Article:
As the days count down to the April 1 budget deadline, Governor Andrew Cuomo is making clear to lawmakers that the balance of power between the executive and legislative branches of government has shifted.
Cuomo told legislators, in no uncertain terms, that he was prepared to employ a new tool discovered during the reign of his predecessor, Governor David Paterson. Paterson and his top aides interpreted a prior court decision to mean that the governor has the power, when the budget is late, to submit his entire plan in a spending extender, then force the legislature to either accept his budget or shut the government down.
"You really disagree, and you really want to stop it, then you shut down the government," Cuomo, who had experience with government closure while HUD Secretary under President Clinton in the 1990s, said recently. That episode did not work out well for Congress, which was blamed for the shutdown.
So far, the governor has not had to use his powerful new tool, Senate and Assembly leaders agreed to a state budget framework that includes most of the budget cuts that the governor is seeking.
Steve Greenberg, spokesman for Siena College polling, said a new survey shows that, theoretically, votes would support Cuomo's use of the threatened dramatic measure. Sixty-seven percent of respondents said they'd prefer the legislature pass Cuomo's budget in its entirety, rather than shut the government down.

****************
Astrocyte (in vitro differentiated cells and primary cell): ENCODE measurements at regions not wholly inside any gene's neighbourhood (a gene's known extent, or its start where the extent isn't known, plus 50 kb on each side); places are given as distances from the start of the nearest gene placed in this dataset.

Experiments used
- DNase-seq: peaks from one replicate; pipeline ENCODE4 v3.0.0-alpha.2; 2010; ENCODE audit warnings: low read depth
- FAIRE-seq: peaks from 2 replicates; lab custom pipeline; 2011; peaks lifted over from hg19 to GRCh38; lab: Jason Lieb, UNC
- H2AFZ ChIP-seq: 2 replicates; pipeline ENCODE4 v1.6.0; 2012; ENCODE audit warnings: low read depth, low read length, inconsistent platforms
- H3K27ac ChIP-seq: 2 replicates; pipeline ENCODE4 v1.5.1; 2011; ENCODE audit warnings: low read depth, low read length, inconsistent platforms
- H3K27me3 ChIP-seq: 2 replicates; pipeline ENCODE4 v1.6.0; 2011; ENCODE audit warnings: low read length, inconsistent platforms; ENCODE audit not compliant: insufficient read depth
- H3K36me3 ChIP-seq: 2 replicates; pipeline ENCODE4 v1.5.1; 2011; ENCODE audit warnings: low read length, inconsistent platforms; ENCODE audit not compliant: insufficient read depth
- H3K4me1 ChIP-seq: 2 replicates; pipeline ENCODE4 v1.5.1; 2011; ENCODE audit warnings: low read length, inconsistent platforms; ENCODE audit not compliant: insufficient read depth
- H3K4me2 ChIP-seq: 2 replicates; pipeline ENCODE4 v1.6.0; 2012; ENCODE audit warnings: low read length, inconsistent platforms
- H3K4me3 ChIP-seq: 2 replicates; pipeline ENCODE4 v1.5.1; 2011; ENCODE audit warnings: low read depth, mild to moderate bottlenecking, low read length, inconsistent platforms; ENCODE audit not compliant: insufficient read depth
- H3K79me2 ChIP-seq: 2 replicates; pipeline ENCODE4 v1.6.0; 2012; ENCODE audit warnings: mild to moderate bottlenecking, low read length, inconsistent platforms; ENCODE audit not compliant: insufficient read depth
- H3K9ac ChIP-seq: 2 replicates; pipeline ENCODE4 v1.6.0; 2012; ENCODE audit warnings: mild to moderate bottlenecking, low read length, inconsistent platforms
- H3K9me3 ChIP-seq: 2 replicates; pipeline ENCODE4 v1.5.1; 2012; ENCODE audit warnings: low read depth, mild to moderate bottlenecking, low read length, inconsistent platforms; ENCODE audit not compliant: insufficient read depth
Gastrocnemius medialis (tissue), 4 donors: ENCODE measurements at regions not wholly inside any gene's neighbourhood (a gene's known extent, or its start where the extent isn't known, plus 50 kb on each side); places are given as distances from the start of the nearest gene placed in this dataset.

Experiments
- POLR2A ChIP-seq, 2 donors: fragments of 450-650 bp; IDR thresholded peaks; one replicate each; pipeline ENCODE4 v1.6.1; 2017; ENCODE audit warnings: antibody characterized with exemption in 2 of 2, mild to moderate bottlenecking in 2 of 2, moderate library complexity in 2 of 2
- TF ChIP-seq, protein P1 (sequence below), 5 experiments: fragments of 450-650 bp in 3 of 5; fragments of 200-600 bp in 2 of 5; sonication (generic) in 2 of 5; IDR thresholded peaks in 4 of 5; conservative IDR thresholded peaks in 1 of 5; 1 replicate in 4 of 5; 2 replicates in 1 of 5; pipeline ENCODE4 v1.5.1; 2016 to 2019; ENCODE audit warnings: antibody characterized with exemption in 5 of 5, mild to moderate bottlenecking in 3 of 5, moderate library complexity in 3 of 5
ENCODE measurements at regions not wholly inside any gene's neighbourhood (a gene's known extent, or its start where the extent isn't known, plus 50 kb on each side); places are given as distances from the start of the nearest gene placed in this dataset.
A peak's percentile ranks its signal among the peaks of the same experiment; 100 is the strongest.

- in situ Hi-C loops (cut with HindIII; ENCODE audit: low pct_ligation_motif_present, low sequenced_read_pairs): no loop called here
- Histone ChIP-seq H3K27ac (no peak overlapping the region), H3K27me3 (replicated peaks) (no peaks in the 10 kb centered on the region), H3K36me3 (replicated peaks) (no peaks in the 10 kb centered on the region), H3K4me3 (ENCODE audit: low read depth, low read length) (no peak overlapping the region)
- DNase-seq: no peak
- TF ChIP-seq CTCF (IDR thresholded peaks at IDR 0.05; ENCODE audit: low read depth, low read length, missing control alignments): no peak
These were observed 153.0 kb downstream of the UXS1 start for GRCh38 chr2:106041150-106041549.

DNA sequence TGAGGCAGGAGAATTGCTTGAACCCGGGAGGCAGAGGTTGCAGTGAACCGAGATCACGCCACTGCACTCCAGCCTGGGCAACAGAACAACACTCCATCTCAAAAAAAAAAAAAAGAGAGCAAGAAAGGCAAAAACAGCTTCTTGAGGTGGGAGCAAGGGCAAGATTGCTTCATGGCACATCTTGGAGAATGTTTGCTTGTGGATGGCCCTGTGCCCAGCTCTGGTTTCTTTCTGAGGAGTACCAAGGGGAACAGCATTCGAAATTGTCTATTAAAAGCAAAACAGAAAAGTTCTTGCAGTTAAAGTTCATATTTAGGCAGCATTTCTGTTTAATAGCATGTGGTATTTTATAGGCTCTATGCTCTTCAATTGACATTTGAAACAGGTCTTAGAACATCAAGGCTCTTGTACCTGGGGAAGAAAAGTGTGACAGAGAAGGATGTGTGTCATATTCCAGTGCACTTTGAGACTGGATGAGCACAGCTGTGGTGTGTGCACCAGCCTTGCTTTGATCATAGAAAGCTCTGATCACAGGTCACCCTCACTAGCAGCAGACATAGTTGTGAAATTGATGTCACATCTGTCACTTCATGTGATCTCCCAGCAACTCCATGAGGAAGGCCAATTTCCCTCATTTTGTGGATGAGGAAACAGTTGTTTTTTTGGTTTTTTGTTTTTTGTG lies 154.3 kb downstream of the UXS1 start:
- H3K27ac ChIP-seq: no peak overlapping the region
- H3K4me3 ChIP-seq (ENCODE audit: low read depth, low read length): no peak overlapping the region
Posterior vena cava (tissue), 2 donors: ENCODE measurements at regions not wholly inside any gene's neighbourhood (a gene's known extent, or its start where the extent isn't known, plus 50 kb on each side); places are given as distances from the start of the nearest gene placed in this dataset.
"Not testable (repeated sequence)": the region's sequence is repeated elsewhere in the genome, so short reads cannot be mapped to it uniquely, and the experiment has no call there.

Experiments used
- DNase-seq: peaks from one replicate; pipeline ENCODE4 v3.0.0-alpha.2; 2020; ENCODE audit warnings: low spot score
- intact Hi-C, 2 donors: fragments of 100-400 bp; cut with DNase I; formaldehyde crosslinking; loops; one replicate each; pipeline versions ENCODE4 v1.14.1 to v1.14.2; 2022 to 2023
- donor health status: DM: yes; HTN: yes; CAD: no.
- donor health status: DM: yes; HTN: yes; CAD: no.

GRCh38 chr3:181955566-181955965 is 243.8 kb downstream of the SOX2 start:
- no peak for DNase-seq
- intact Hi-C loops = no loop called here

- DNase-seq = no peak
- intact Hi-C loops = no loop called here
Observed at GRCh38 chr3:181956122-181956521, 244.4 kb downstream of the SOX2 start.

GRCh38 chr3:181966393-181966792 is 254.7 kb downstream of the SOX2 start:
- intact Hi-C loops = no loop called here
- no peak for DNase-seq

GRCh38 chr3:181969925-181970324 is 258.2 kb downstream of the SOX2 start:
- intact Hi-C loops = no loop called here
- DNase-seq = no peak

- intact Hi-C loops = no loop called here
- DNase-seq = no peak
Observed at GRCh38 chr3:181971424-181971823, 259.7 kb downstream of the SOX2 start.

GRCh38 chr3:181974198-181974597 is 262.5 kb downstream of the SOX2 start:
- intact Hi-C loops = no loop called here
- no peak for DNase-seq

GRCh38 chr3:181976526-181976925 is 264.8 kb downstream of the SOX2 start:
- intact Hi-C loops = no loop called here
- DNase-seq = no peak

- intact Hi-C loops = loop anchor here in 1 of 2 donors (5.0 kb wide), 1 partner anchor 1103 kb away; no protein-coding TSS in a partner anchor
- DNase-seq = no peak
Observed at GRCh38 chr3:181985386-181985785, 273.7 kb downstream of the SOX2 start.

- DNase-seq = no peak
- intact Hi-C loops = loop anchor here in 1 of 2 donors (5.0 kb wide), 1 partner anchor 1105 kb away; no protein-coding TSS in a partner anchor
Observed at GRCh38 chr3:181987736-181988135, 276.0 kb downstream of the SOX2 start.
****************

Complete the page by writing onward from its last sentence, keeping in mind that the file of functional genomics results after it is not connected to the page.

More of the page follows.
Greenberg said lawmakers knew the only leverage they had with the governor was to try to win changes to the budget before the April 1 deadline. They did have a modicum of success. They gained $270 million dollars in school aid restorations, more money for public colleges and human services and greater say over which prisons will have to close to shrink the system by 3,700 beds.
But, Greenberg said, just the threat of having the power to force the legislature to pass his budget might work better for Cuomo than actually having to carry it out. If Cuomo were to expend his political capital by jamming his budget through, lawmakers might not be so inclined to cooperate on major items remaining in the session.
"There a lot of other contentious issues that still need to be dealt with this year," said Greenberg, including rent regulation reform, a property tax cap and ethics reform.
The governor wants to win agreements on those issues and other major items like legalizing gay marriage, and he will no longer have the power to force lawmakers to agree with him. Cuomo, in a jovial mood at the agreement announcement, praised Senate Majority Leader Dean Skelos and Assembly Speaker Sheldon Silver and said he hoped the three had developed "a template for a new era of cooperation and productivity."
"I'm hoping that this sprit of love and euphoria that I feel is infectious and grows and continues," said Cuomo, with a laugh.
For now, Cuomo has the best of both worlds. Simply the threat of forcing the legislature to pass his budget after April 1 helped him win the early agreement, and with any luck the legislature will actually approve the budget by midnight Thursday, without the governor even having to raise his voice.